Acupuncture, not pain pills that "make me loopy," is what Cynde Durnford-Branecki wants for her aching back, and a treatment costs her only a $20 copayment.
"If I didn't have insurance, there's no way I could afford to go," said the 51-year-old graphic designer who lives in San Diego.
After years of being lobbied for more choice, insurers and employers increasingly are covering alternative therapies. There are even alternative "HMOs" — networks of nontraditional providers that sell services to big employers and individuals.
It is one of the last frontiers for moving alternative medicine into the mainstream, fans say. Some are pushing to require or expand coverage as part of health care reform.
Choice may sound like a good idea, but it can lead more people to use remedies they may not realize are of unproven value. It also can mean the people who use those treatments will wind up paying for them, rather than have their insurer pay for proven remedies. Here's how:
- Insurers only cover a narrow range of alternative services for specific conditions where there is evidence of value, such as chiropractors for some types of back pain. But these services are marketed for many other uses that lack such proof, such as chiropractic treatments for asthma or ear infections, and acupuncture for high blood pressure or insomnia. Patients can be stuck with the tab, even though the provider is in their insurer's network.
- Most insurers do not pay for herbals and dietary supplements because they are of unproven safety and worth. Yet some insurers, such as Aetna, let sellers advertise supplements to members, which can imply a benefit and coverage. Kaiser Permanente's HMO carries many supplements in its pharmacies and allows its network doctors to "prescribe" ones that it then sells to members, who pay the full cost.
The result: Consumers who choose alternatives can wind up paying a greater share of their health care. Every person who chooses St. John's wort instead of Prozac for depression, red yeast rice instead of Lipitor for lowering cholesterol, or an unproven therapy instead of a visit to a medical doctor, pays out of pocket and saves the insurer money.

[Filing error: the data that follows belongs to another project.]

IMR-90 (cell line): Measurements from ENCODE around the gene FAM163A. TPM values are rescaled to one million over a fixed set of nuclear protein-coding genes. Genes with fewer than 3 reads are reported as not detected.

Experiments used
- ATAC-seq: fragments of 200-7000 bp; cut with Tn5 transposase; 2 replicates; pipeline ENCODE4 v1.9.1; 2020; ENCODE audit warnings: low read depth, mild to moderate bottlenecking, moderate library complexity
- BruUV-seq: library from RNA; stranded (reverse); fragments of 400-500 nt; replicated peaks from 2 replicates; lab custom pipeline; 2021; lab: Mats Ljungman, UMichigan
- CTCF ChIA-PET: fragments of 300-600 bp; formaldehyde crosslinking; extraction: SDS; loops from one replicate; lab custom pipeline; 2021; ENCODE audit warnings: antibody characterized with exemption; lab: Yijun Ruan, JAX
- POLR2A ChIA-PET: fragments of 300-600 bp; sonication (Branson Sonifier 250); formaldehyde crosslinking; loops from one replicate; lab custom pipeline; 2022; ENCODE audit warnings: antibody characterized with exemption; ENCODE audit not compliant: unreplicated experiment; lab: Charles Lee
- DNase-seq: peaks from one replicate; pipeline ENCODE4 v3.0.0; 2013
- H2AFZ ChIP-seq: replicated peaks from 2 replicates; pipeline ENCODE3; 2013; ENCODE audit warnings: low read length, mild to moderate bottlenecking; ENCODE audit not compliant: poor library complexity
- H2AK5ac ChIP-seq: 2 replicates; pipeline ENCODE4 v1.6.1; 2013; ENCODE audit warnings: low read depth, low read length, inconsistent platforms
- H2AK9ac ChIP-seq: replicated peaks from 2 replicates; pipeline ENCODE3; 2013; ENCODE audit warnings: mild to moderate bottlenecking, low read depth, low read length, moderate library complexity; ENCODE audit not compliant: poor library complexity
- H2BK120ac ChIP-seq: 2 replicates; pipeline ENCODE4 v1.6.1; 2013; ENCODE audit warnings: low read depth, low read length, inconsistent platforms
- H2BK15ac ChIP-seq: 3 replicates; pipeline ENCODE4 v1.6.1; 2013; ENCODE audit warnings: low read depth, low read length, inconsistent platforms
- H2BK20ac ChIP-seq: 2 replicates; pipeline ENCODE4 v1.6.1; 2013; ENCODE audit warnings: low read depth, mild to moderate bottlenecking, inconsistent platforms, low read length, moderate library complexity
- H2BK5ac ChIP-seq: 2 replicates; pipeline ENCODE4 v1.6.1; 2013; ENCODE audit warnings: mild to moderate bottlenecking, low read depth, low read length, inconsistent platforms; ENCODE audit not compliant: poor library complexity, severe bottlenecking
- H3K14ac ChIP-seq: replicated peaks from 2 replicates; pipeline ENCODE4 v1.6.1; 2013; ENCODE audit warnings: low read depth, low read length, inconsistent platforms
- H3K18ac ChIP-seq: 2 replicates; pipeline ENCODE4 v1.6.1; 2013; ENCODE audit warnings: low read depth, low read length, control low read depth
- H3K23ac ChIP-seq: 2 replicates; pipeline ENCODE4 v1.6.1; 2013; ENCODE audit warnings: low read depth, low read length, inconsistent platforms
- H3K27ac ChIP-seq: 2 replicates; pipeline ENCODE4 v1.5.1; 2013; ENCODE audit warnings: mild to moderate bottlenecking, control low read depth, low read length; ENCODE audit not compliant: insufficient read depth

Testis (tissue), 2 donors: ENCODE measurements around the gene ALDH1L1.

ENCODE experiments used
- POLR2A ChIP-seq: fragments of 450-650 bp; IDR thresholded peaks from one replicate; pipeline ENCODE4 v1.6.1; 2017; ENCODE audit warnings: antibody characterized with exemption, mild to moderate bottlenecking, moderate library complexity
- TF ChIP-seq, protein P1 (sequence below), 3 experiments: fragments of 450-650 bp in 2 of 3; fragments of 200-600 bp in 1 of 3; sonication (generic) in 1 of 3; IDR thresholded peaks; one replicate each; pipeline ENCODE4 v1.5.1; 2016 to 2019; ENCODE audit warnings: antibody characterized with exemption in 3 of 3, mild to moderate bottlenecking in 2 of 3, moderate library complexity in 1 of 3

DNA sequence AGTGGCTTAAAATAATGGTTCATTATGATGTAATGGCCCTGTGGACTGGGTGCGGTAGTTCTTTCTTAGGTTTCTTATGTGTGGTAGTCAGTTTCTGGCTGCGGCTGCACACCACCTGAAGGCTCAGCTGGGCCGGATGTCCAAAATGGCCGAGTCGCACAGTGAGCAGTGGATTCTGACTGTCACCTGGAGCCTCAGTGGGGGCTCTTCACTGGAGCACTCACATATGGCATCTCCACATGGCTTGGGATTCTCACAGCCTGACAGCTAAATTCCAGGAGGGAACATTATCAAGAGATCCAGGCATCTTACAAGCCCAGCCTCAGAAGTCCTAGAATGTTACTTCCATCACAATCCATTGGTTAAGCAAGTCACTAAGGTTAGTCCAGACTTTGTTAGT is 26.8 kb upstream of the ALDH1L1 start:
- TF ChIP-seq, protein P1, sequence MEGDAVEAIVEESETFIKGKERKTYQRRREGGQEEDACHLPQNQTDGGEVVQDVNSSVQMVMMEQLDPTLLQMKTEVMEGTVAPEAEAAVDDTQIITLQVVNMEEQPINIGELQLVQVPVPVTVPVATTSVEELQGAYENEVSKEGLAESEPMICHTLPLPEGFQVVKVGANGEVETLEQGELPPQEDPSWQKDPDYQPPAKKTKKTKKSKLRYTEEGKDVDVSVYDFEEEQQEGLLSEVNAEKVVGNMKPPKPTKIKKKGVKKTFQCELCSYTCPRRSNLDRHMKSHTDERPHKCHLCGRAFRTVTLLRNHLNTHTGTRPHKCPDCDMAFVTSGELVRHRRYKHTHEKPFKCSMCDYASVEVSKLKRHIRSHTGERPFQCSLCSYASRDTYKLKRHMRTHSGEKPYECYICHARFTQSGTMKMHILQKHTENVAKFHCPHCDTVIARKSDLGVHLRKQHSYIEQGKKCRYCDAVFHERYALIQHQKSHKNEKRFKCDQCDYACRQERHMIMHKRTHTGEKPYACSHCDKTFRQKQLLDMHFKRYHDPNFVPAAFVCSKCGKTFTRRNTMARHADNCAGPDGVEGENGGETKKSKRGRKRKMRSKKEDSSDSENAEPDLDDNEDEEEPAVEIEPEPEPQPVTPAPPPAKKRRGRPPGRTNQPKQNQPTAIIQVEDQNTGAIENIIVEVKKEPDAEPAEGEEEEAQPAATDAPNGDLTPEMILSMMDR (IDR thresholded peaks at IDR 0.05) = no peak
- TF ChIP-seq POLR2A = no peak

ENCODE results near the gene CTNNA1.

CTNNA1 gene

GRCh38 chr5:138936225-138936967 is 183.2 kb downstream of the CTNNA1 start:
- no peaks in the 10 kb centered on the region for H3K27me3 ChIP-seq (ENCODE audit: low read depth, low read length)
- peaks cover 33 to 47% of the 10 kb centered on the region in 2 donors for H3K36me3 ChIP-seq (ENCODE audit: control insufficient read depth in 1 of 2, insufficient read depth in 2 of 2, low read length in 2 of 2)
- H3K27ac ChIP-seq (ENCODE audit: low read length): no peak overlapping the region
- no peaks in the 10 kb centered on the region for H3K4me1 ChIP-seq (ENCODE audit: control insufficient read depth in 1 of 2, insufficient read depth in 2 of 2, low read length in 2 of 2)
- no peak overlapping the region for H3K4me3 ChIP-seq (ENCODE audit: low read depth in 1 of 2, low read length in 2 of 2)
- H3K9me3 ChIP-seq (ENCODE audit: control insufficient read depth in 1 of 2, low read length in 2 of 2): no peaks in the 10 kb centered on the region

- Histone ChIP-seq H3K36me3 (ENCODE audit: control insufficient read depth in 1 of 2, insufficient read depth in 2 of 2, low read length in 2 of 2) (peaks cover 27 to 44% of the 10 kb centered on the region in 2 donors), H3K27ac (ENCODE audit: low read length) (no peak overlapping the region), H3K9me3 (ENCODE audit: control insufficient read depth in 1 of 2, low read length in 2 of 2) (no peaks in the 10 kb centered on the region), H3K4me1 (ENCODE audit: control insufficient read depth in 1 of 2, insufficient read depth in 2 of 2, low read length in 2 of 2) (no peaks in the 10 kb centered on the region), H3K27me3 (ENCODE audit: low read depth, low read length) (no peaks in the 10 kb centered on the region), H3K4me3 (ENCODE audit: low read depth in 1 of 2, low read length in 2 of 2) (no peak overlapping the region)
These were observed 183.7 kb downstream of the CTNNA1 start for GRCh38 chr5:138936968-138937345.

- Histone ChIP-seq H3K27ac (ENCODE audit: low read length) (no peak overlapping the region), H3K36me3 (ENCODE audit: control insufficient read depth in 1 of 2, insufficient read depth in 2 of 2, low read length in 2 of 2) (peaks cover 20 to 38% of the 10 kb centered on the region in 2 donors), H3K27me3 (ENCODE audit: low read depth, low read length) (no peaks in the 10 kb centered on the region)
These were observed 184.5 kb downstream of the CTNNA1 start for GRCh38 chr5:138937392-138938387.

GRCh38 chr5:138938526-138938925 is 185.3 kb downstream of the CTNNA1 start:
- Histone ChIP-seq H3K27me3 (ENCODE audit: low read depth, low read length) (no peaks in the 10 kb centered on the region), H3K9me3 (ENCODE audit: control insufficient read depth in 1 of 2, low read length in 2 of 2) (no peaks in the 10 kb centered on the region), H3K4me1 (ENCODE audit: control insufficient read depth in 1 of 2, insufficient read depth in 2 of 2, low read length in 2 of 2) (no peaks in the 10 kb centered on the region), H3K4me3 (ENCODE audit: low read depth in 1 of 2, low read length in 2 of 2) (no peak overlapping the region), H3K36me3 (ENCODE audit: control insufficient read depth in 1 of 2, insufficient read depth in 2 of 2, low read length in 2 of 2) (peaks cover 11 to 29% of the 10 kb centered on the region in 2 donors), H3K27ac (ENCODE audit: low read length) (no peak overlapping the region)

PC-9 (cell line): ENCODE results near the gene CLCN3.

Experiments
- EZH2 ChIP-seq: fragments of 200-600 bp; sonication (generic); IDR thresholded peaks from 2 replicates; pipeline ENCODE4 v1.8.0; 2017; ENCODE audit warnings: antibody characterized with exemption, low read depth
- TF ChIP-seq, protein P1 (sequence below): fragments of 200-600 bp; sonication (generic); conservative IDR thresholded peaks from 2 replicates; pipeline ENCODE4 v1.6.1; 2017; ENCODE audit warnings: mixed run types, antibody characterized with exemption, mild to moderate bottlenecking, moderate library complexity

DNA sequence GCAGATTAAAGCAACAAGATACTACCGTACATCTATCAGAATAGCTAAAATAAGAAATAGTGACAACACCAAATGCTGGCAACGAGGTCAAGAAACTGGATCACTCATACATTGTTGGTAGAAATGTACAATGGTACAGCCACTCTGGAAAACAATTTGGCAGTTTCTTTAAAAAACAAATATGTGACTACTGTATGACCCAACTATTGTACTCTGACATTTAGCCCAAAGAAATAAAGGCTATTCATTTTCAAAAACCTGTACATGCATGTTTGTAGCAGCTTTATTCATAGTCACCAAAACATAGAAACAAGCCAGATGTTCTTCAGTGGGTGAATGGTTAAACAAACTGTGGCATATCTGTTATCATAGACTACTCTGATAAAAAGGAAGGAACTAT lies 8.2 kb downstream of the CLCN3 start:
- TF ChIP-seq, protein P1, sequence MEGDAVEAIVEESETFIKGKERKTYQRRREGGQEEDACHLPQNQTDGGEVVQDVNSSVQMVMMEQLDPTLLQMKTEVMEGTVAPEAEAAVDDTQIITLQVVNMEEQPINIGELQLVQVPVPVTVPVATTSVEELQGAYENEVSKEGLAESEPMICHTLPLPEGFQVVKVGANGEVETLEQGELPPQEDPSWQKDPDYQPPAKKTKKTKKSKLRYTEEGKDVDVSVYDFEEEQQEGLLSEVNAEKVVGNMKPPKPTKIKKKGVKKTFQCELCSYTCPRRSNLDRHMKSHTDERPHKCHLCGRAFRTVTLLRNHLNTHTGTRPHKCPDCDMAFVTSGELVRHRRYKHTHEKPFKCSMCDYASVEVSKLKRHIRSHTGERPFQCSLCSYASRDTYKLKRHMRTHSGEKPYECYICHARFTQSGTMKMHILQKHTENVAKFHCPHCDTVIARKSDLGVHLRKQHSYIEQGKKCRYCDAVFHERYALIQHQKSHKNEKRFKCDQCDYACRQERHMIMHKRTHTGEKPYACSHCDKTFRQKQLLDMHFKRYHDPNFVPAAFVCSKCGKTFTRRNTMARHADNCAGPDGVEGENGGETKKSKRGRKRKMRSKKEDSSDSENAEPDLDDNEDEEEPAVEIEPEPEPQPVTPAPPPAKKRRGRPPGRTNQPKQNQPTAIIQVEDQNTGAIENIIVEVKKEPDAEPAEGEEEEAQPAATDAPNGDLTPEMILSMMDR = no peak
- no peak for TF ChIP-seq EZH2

Insurers insist that saving money is not their motivation for offering or promoting alternative remedies.
"In no way would it benefit Aetna to have our members using harmful things," said Aetna spokeswoman Wendy Morphew.
Instead, these companies say they are offering the choice that consumers have long demanded, and a safer way to get supplements that people already are buying from sources of dubious quality.
"We're not suggesting you buy this. But if you buy this, here is a place to get it safely," said R. Douglas Metz, a chiropractor who is chief health services officer of American Specialty Health Inc., of San Diego.
It is the largest of about half a dozen firms that provide complementary and alternative medicine services to insurers, employers and individuals. Like an HMO, it has 15,000 chiropractors, 6,000 acupuncturists, 6,000 massage therapists and others in its network.
About 13 million Americans are covered or eligible to use its services, including Durnford-Branecki, who works for the firm.
Aetna became one of its customers two years ago. A recent Aetna newsletter told members they could get at least a 15 percent discount and free shipping on more than 2,400 health and wellness products offered through American Specialty, including vitamin and herbal supplements, aromatherapy products and homeopathic remedies.
"They offered a great program," credentialing providers in their network and finding good supplement suppliers, said Robin Downey, head of product development for Aetna.
"We have members who come to us and ask us for these services. When we can get a discount for them, that's something we are able to pass on," although Aetna also recommends that members talk with their primary doctors about anything they plan to try, she said.
The discount program is "an offering," not a recommendation to use a product, said Dr. Robert McDonough, who develops clinical policies for Aetna.
Metz, of American Specialty Health, said: "We only sell products for which there is no known evidence of risk. Our rule is, if a healthy person can safely take the product we will sell it."
However, he sees great danger in people diagnosing and treating their own ailments, a mindset he described as "I've got a headache and I'm going to go on the Internet and see if there's a dietary supplement that can help me."
Metz also does not use any of these remedies himself.
"The sense that dietary supplements are safe because they're natural is not something that I believe," he said.